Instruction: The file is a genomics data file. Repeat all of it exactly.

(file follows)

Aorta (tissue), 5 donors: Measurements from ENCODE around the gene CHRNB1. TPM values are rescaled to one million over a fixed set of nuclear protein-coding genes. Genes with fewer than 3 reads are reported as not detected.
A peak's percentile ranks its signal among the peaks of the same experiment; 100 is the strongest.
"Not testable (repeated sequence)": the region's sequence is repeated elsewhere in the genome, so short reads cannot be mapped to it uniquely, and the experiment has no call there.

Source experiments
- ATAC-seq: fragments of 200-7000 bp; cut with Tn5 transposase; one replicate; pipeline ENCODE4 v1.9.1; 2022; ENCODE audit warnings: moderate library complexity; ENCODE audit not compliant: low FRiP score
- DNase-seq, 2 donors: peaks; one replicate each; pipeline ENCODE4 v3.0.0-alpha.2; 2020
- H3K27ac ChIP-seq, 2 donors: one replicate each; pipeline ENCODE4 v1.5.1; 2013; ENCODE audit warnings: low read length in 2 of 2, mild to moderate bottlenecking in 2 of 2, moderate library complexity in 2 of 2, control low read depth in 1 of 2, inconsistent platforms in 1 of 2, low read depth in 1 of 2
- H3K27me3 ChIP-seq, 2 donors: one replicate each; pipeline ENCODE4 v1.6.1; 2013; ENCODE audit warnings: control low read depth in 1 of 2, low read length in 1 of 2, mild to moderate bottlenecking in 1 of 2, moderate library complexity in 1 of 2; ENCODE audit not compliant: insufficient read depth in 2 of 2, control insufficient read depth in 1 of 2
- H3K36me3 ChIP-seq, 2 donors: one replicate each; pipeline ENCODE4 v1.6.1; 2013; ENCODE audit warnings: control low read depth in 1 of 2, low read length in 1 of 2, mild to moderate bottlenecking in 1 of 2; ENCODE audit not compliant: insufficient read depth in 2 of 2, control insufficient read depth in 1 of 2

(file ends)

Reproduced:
Aorta (tissue), 5 donors: Measurements from ENCODE around the gene CHRNB1. TPM values are rescaled to one million over a fixed set of nuclear protein-coding genes. Genes with fewer than 3 reads are reported as not detected.
A peak's percentile ranks its signal among the peaks of the same experiment; 100 is the strongest.
"Not testable (repeated sequence)": the region's sequence is repeated elsewhere in the genome, so short reads cannot be mapped to it uniquely, and the experiment has no call there.

Source experiments
- ATAC-seq: fragments of 200-7000 bp; cut with Tn5 transposase; one replicate; pipeline ENCODE4 v1.9.1; 2022; ENCODE audit warnings: moderate library complexity; ENCODE audit not compliant: low FRiP score
- DNase-seq, 2 donors: peaks; one replicate each; pipeline ENCODE4 v3.0.0-alpha.2; 2020
- H3K27ac ChIP-seq, 2 donors: one replicate each; pipeline ENCODE4 v1.5.1; 2013; ENCODE audit warnings: low read length in 2 of 2, mild to moderate bottlenecking in 2 of 2, moderate library complexity in 2 of 2, control low read depth in 1 of 2, inconsistent platforms in 1 of 2, low read depth in 1 of 2
- H3K27me3 ChIP-seq, 2 donors: one replicate each; pipeline ENCODE4 v1.6.1; 2013; ENCODE audit warnings: control low read depth in 1 of 2, low read length in 1 of 2, mild to moderate bottlenecking in 1 of 2, moderate library complexity in 1 of 2; ENCODE audit not compliant: insufficient read depth in 2 of 2, control insufficient read depth in 1 of 2
- H3K36me3 ChIP-seq, 2 donors: one replicate each; pipeline ENCODE4 v1.6.1; 2013; ENCODE audit warnings: control low read depth in 1 of 2, low read length in 1 of 2, mild to moderate bottlenecking in 1 of 2; ENCODE audit not compliant: insufficient read depth in 2 of 2, control insufficient read depth in 1 of 2